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International Ornithological Congress 2018

For the first time the Wilderness Area was represented at an International Ornithological Congress. The IOC takes place every four years and this year it took place from the 20th to the 26th of August 2018 in Vancouver, Canada. The Wilderness Area presented the two owl projects: the Ural Owl reintroduction project and the owl monitoring project. The presentations were attended by researchers from all over the world, such as Canada, USA, Mexico, Peru, South Africa, Australia, New Zealand, Russia to Sakhalin, Japan, China, Portugal, Denmark, England, Italy, Finland, Austria etc. It was a pleasure that the Wilderness Area and its projects met with so much interest and appreciation from researchers from all over the world. Some owl researchers who also attended the World Owl Congress in Portugal in September 2017 were there to continue the professional discussions and to make plans for further projects.

Opening Ceremony Parade (Foto: Ingrid Kohl)
Poster Owl Monitoring (Foto: Ingrid Kohl)
Poster Ural Owl (Foto: Ingrid Kohl)

The most extraordinary attraction right next to the city center of Vancouver is Stanley Park – with over 400 hectares Canada's largest city park and North America's third largest city park. Sights in Stanley Park include the Vancouver Aquarium, Beaver Lake and the Lost Lagoon, a former marine lagoon that was cut off from the sea in 1916 by road construction. The largest part of the park consists of a forest with about half a million trees.

Stanley Park (Foto: Ingrid Kohl)
Stanley Park Lost Lagoon (Foto: Ingrid Kohl)
Stanley Park Beaver Lake (Foto: Ingrid Kohl)

The forest, which covers large parts of the park, is not the result of landscape architecture, but has grown naturally. Most parts are secondary forest and consist of tall Douglas firs, Western redcedars, Western hemlocks and Sitka spruces. At some places also pristine primary forest can be found. Therefore, a daily hike from the conference in the city with skyscrapers to a partially pristine, wild primary forest was possible - a great pleasure for someone coming from a Wilderness Area to experience primary forest even so close to a big city.

Stanley Park Primärwald (Foto: Ingrid Kohl)
Stanley Park Primärwald (Foto: Ingrid Kohl)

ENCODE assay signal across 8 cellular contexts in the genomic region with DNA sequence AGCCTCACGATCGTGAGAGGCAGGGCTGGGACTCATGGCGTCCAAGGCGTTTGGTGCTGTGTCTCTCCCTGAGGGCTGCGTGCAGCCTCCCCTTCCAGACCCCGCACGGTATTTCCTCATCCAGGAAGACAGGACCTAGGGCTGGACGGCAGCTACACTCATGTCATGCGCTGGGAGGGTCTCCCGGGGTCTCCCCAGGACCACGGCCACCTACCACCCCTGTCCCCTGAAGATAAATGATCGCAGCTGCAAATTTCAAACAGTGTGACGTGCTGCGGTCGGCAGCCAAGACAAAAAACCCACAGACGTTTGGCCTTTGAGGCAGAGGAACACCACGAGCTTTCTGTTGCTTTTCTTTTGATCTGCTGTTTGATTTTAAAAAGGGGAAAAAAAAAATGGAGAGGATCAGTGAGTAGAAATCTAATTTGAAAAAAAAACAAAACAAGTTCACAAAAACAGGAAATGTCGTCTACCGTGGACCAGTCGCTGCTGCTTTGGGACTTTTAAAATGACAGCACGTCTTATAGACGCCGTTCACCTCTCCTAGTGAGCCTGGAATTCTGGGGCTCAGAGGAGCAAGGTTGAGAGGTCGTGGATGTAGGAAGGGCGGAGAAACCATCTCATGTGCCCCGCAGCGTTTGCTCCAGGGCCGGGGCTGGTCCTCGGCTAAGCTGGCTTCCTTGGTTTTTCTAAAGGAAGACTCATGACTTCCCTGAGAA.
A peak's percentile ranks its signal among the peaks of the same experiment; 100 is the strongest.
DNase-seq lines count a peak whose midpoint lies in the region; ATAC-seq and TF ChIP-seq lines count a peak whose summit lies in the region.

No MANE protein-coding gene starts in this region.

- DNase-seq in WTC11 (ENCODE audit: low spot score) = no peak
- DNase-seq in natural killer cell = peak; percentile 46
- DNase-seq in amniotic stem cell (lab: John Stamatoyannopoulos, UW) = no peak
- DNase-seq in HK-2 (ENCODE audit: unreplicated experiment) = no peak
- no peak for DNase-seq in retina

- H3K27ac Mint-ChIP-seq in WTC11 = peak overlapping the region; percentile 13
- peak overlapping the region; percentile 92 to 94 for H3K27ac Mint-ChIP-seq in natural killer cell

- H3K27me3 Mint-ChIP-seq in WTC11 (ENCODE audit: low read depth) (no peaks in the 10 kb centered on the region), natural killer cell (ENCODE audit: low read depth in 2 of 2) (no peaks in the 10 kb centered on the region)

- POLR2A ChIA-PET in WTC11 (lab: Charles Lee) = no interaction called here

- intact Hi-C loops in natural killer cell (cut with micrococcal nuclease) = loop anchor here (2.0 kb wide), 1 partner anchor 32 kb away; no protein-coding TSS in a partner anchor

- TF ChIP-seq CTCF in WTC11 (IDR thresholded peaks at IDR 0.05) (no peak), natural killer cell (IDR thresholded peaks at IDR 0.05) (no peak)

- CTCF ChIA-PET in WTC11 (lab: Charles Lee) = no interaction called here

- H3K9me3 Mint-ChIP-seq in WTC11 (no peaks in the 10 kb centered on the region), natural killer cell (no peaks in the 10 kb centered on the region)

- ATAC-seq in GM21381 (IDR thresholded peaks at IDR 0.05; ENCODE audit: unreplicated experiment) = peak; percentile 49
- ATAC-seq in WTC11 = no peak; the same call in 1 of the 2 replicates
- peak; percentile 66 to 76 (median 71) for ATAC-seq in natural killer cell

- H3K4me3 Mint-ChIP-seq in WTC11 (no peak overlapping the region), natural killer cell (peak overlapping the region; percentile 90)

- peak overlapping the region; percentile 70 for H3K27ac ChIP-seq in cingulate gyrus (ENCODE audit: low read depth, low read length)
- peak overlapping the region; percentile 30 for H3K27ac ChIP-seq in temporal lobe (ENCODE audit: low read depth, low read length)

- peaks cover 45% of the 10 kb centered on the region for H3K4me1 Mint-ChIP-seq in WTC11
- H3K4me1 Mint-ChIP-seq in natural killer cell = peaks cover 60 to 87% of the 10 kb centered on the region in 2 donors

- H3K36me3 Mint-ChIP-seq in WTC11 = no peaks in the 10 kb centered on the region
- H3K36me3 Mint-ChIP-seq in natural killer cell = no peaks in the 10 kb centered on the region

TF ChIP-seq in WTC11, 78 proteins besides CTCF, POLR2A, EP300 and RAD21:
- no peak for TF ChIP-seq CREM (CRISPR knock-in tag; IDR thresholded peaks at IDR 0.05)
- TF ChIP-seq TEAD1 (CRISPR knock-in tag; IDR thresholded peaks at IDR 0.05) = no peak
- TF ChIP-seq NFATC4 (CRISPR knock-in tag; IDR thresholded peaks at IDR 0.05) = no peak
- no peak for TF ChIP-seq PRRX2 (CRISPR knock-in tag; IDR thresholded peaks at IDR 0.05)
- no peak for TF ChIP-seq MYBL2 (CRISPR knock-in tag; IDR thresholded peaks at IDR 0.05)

Stanley Park Primärwald (Foto: Ingrid Kohl)

During the conference week, participants had the possibility to attend early morning bird walks to Stanley Park and even a night in sleeping bags in the forest of Stanley Park to listen for owls, observe bats, racoons, beavers during their late night and early morning activities with the silhouette of the big city in the background, and birds such as Canada Geese, Belted Kingfishers, Anna’s Hummingbirds, Pied-billed Grebes, Northern Flickers and more - even Orcas and Harbour Seals!

The conference week was overshadowed - in the truest sense of the word – by about 1,800 fires in British Columbia due to the drought with the peak of the fires one week before the conference - noticeable by smoke hanging over the city. The smoke spread over British Columbia, Washington and Oregon. On the day after the conference, the smoke cleared and suddenly the city, the sea, the mountains, Stanley Park and the famous beauty of the city of Vancouver was visible.

The tribe of the Squamish inhabited the forest of Stanley Park until the late 19th century. In 1792 Captain George Vancouver met the Squamish people as the second European during his exploratory tour. At that time the area was still an island. Meanwhile a peninsula, the area was a military area in the second half of the 19th century (from the Crimean War on a defensive alliance between the Squamish and the British against potential attacks of Russians and Americans, later military restricted area), which protected the forest against large-scale clear cuttings by the forestry companies operating there. After the foundation of the city of Vancouver in 1886, the first act of the city council was a petition to the government with the request to lease the restricted area and convert it into a park. In the 1880s, the Squamish houses were demolished by the city government due to an alleged smallpox epidemic and the Squamish were expelled. On the land of the former Squamish settlement, the subsequent opening ceremony of the park took place. In 1888, the official opening of the park took place, which was named after Lord Stanley, the then governor general. In 1988, the park was declared a National Historic Site of Canada.

In summary, the exchange during the conference week with researchers from all over the world with new project ideas and newly evolving collaborations was gratifying and successful, and the invaluable experience of the primary forest right next to the big city has broadened our horizon!

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